Conservatives cheered when freshly minted Sen. Scott Brown (R-MA) promised to be a "new breed of Republican," but it doesn't seems like this is what they had in mind.

On one of his first major votes, Brown split with his party Monday to support a cloture motion on the $15 billion Democratic "jobs bill," defeating an attempted Republican filibuster in a final tally of 62-30.

Conservatives and Tea Partiers were furious, hurling at him an array of insults they traditionally reserve for liberal Democrats or Republicans they believe have committed heresy.

Immediately he was inundated with accusations of being a "RINO" (Republican In Name Only), a "traitor," and a "sell out." "Un-effing believable," wrote one conservative on Twitter to Brown.

Brown hedged his bets is a statement explaining his vote, calling the bill imperfect but reaffirming his desire to govern in a bipartisan manner.

"I came to Washington to be an independent voice, to put politics aside, and to do everything in my power to help create jobs for Massachusetts families," Brown said. "This Senate jobs bill is not perfect. I wish the tax cuts were deeper and broader, but I voted for it because it contains measures that will help put people back to work."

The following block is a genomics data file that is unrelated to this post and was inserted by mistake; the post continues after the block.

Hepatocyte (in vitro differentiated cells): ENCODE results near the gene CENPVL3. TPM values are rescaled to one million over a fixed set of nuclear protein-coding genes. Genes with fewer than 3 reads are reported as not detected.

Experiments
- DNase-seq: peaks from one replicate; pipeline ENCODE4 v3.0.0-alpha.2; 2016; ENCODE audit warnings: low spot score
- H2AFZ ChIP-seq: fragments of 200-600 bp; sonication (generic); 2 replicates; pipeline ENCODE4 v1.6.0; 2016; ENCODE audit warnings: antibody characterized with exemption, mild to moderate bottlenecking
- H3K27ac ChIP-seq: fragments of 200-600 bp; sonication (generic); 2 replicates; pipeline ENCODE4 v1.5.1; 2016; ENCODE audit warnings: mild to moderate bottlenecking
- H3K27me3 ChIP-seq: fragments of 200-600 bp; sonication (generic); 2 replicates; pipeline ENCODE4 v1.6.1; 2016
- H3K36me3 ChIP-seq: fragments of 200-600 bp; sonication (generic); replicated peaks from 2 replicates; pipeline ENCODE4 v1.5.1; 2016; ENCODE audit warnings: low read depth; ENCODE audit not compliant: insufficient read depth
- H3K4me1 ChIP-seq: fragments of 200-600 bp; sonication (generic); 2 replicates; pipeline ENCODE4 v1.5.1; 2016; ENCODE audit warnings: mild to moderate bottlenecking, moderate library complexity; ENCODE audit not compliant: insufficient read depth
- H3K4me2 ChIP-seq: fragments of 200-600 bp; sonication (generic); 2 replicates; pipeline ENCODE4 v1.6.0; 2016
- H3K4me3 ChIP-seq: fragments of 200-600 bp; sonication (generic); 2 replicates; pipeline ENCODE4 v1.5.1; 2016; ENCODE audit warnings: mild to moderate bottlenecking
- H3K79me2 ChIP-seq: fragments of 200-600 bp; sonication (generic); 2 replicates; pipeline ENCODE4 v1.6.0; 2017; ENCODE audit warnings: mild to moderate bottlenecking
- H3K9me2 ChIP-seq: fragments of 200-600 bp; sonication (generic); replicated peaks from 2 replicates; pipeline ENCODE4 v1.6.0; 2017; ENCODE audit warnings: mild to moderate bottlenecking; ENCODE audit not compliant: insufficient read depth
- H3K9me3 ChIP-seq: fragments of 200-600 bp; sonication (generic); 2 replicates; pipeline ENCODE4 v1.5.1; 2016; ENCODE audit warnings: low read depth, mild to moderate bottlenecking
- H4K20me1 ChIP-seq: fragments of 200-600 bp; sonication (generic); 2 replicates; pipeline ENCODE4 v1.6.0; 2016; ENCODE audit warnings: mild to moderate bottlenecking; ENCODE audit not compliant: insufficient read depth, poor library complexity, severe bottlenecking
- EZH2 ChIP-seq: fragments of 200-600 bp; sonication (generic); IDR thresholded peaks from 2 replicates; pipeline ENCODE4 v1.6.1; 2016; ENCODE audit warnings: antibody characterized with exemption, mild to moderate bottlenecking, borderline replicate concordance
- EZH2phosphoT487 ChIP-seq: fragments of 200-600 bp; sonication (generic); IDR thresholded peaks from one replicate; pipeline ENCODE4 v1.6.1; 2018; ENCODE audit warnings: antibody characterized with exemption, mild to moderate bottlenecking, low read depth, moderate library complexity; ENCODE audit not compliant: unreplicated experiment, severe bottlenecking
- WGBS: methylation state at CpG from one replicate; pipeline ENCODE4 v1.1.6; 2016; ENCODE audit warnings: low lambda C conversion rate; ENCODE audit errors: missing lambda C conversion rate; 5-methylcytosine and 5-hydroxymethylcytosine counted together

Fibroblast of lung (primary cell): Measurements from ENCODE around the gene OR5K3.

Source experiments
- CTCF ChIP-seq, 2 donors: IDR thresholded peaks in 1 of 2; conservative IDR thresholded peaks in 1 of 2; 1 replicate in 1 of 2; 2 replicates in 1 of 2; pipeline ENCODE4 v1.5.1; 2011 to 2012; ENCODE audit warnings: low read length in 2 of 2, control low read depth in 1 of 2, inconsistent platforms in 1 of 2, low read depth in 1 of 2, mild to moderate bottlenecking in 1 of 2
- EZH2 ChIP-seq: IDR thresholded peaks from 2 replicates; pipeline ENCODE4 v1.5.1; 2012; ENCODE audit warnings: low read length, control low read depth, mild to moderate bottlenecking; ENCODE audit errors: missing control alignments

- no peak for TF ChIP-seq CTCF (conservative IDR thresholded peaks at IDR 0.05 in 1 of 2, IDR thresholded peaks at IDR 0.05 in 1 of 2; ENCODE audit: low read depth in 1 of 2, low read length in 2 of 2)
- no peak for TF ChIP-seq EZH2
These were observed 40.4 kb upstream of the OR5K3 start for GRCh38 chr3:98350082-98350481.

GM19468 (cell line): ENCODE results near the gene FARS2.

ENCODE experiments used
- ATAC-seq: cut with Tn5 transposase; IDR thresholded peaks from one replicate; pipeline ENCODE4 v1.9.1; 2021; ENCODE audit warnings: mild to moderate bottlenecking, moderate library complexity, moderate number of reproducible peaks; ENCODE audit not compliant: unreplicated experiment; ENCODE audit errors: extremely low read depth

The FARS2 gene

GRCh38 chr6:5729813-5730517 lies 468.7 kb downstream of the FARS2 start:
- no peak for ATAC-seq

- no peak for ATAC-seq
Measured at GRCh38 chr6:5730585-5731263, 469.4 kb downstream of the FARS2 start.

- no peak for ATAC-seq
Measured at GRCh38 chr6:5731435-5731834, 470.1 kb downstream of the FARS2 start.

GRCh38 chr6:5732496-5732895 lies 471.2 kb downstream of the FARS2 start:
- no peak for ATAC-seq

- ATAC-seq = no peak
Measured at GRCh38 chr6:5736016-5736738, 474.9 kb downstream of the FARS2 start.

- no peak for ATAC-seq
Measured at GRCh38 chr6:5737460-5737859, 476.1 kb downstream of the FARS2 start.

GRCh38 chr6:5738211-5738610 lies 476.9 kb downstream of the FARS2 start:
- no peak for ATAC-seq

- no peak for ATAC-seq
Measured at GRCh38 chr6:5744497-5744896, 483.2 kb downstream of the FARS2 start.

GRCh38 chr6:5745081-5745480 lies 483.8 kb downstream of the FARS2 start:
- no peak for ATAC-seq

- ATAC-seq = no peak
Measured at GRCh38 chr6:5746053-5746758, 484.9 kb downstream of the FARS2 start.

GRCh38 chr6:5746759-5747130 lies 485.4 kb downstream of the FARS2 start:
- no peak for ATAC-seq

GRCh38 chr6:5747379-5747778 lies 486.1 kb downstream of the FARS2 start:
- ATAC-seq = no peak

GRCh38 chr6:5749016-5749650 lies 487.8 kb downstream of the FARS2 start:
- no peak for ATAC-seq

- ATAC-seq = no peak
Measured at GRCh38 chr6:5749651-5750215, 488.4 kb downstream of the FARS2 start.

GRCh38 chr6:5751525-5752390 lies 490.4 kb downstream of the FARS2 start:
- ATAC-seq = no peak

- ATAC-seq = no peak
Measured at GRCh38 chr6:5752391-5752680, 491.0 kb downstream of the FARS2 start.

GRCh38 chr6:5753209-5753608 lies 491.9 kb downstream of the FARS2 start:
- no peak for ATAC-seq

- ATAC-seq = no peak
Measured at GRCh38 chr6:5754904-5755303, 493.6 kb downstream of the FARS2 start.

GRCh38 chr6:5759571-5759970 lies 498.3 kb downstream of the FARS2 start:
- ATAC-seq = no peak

But his Facebook fans, whom he re-posted the statement to, were having none of it. "Rot, liar!" read one of thousands of angry comments that followed, another of which said, "You were not elected to vote like a lib. Bet you aren't reelected traitor!"


The ensuing headline on the conservative-leaning Drudge Report displayed an image of Brown with red eyes and scarlet undertones. One Daily Kos blogger said it was an attempt to "make him look like Satan."

While filibustering health care reform was signature to Brown's platform, he also said he'd work with Democrats on other issues. But the ferociously negative conservative reaction toward him will likely cause some worries among his staffers.

A favorite of the fiery Tea Party crowd not long ago, Brown will as a senator face a series of tough calls when balancing the wishes of his progressive Massachusetts constituency and the staunch conservatives that dominates the Republican Party.

The jobs bill relies on a combination of tax credits and targeted business incentives to boost employment and stave off job losses.

Brown wasn't alone in bucking party line as Republican Sens. Susan Collins (ME), Olympia Snowe (ME), George Voinovich (OH) and Kit Bond (MO) -- the latter two of whom are retiring -- also joined with Democrats to end debate and move the legislation forward.

Democratic Sen. Ben Nelson (NE) voted with the GOP to filibuster.